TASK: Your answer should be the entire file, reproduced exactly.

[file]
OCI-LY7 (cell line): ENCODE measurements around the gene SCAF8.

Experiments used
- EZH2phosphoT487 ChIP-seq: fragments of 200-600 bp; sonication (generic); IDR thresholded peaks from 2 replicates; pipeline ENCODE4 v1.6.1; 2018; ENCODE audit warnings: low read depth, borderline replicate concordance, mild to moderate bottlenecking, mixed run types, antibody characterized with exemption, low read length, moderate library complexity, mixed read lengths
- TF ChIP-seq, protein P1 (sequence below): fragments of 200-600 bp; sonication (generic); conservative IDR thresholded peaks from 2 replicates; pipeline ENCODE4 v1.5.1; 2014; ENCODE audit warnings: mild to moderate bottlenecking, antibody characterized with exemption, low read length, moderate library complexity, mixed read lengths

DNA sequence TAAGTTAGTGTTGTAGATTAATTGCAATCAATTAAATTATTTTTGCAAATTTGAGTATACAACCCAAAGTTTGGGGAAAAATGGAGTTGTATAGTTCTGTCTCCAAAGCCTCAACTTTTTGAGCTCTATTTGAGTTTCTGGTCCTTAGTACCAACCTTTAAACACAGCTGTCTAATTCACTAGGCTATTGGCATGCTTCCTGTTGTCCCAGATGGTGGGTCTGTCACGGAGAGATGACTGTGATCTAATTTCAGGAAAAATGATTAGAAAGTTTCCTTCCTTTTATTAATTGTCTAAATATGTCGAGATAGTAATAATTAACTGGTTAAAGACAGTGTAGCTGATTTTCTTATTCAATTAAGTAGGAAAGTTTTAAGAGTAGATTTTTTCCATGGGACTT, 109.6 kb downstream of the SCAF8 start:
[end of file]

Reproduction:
OCI-LY7 (cell line): ENCODE measurements around the gene SCAF8.

Experiments used
- EZH2phosphoT487 ChIP-seq: fragments of 200-600 bp; sonication (generic); IDR thresholded peaks from 2 replicates; pipeline ENCODE4 v1.6.1; 2018; ENCODE audit warnings: low read depth, borderline replicate concordance, mild to moderate bottlenecking, mixed run types, antibody characterized with exemption, low read length, moderate library complexity, mixed read lengths
- TF ChIP-seq, protein P1 (sequence below): fragments of 200-600 bp; sonication (generic); conservative IDR thresholded peaks from 2 replicates; pipeline ENCODE4 v1.5.1; 2014; ENCODE audit warnings: mild to moderate bottlenecking, antibody characterized with exemption, low read length, moderate library complexity, mixed read lengths

DNA sequence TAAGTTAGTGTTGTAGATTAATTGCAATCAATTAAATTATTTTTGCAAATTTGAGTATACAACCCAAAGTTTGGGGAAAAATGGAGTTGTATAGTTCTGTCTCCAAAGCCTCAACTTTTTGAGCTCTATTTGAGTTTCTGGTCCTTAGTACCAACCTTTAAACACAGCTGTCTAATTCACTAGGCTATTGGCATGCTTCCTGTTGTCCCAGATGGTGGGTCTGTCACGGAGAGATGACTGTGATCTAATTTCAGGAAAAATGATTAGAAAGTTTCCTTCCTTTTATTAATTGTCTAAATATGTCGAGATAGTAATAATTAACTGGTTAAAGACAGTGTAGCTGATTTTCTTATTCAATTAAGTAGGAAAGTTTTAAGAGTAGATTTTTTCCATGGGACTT, 109.6 kb downstream of the SCAF8 start: